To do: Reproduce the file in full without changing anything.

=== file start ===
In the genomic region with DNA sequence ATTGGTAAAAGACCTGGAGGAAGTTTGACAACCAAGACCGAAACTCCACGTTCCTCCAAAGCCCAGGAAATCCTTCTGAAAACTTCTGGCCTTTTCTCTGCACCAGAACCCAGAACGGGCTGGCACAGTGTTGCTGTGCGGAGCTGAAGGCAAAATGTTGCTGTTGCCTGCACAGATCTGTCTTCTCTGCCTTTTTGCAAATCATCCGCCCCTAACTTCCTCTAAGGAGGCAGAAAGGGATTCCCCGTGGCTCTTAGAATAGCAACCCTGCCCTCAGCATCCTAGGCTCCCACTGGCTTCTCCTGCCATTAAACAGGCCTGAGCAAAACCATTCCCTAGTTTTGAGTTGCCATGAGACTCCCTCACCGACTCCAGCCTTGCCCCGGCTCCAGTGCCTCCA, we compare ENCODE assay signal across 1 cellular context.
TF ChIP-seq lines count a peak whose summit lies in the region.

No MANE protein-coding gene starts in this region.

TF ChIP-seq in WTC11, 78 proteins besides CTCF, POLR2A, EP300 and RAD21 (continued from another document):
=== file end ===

In the genomic region with DNA sequence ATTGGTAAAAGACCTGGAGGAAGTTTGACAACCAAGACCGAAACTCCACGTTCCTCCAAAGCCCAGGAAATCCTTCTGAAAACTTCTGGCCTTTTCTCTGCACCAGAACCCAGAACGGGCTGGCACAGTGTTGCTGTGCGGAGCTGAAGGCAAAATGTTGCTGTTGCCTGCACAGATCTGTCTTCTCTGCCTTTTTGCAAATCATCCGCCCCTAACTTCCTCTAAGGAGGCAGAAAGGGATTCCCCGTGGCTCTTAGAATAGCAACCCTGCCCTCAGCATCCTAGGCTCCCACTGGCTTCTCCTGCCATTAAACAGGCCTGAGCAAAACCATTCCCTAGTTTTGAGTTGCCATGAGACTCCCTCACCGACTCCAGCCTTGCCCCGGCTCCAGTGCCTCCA, we compare ENCODE assay signal across 1 cellular context.
TF ChIP-seq lines count a peak whose summit lies in the region.

No MANE protein-coding gene starts in this region.

TF ChIP-seq in WTC11, 78 proteins besides CTCF, POLR2A, EP300 and RAD21 (continued from another document):